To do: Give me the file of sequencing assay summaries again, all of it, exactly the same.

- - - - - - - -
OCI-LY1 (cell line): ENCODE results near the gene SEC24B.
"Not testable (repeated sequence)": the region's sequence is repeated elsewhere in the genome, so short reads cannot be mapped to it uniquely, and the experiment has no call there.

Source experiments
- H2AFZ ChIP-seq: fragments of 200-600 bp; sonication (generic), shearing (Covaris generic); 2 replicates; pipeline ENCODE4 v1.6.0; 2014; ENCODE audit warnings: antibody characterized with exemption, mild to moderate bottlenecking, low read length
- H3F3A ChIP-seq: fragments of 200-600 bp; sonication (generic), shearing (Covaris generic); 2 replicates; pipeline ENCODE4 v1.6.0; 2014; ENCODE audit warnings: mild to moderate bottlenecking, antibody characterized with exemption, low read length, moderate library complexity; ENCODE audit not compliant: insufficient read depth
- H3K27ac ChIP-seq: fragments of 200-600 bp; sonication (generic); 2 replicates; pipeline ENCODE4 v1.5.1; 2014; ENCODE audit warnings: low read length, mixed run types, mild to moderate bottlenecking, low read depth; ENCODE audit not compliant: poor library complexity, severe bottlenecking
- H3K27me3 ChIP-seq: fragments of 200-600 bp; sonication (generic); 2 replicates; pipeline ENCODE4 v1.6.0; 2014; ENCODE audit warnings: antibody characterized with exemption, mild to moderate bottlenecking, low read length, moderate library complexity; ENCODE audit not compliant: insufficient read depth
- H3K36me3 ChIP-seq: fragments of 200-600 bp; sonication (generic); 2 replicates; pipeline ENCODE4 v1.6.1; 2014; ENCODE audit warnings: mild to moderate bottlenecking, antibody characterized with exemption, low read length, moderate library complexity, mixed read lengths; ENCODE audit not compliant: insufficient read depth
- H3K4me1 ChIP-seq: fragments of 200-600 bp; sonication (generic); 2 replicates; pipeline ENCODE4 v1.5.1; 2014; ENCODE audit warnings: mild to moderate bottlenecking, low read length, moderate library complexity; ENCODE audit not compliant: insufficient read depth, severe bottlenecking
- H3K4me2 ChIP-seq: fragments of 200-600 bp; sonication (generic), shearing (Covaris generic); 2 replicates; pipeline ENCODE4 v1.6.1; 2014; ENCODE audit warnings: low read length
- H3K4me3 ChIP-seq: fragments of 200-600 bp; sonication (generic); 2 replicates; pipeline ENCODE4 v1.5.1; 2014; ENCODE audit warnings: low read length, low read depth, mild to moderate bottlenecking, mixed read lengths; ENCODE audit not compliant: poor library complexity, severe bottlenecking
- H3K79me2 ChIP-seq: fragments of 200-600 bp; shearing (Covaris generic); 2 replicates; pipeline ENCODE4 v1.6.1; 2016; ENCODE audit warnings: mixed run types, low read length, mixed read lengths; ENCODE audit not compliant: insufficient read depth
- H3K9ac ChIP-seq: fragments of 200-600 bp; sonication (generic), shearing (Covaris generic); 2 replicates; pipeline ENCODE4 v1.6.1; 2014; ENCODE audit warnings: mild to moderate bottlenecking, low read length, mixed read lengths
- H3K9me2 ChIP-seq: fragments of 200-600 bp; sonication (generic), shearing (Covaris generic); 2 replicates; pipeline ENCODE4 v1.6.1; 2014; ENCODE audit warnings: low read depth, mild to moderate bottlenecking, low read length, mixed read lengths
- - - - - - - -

OCI-LY1 (cell line): ENCODE results near the gene SEC24B.
"Not testable (repeated sequence)": the region's sequence is repeated elsewhere in the genome, so short reads cannot be mapped to it uniquely, and the experiment has no call there.

Source experiments
- H2AFZ ChIP-seq: fragments of 200-600 bp; sonication (generic), shearing (Covaris generic); 2 replicates; pipeline ENCODE4 v1.6.0; 2014; ENCODE audit warnings: antibody characterized with exemption, mild to moderate bottlenecking, low read length
- H3F3A ChIP-seq: fragments of 200-600 bp; sonication (generic), shearing (Covaris generic); 2 replicates; pipeline ENCODE4 v1.6.0; 2014; ENCODE audit warnings: mild to moderate bottlenecking, antibody characterized with exemption, low read length, moderate library complexity; ENCODE audit not compliant: insufficient read depth
- H3K27ac ChIP-seq: fragments of 200-600 bp; sonication (generic); 2 replicates; pipeline ENCODE4 v1.5.1; 2014; ENCODE audit warnings: low read length, mixed run types, mild to moderate bottlenecking, low read depth; ENCODE audit not compliant: poor library complexity, severe bottlenecking
- H3K27me3 ChIP-seq: fragments of 200-600 bp; sonication (generic); 2 replicates; pipeline ENCODE4 v1.6.0; 2014; ENCODE audit warnings: antibody characterized with exemption, mild to moderate bottlenecking, low read length, moderate library complexity; ENCODE audit not compliant: insufficient read depth
- H3K36me3 ChIP-seq: fragments of 200-600 bp; sonication (generic); 2 replicates; pipeline ENCODE4 v1.6.1; 2014; ENCODE audit warnings: mild to moderate bottlenecking, antibody characterized with exemption, low read length, moderate library complexity, mixed read lengths; ENCODE audit not compliant: insufficient read depth
- H3K4me1 ChIP-seq: fragments of 200-600 bp; sonication (generic); 2 replicates; pipeline ENCODE4 v1.5.1; 2014; ENCODE audit warnings: mild to moderate bottlenecking, low read length, moderate library complexity; ENCODE audit not compliant: insufficient read depth, severe bottlenecking
- H3K4me2 ChIP-seq: fragments of 200-600 bp; sonication (generic), shearing (Covaris generic); 2 replicates; pipeline ENCODE4 v1.6.1; 2014; ENCODE audit warnings: low read length
- H3K4me3 ChIP-seq: fragments of 200-600 bp; sonication (generic); 2 replicates; pipeline ENCODE4 v1.5.1; 2014; ENCODE audit warnings: low read length, low read depth, mild to moderate bottlenecking, mixed read lengths; ENCODE audit not compliant: poor library complexity, severe bottlenecking
- H3K79me2 ChIP-seq: fragments of 200-600 bp; shearing (Covaris generic); 2 replicates; pipeline ENCODE4 v1.6.1; 2016; ENCODE audit warnings: mixed run types, low read length, mixed read lengths; ENCODE audit not compliant: insufficient read depth
- H3K9ac ChIP-seq: fragments of 200-600 bp; sonication (generic), shearing (Covaris generic); 2 replicates; pipeline ENCODE4 v1.6.1; 2014; ENCODE audit warnings: mild to moderate bottlenecking, low read length, mixed read lengths
- H3K9me2 ChIP-seq: fragments of 200-600 bp; sonication (generic), shearing (Covaris generic); 2 replicates; pipeline ENCODE4 v1.6.1; 2014; ENCODE audit warnings: low read depth, mild to moderate bottlenecking, low read length, mixed read lengths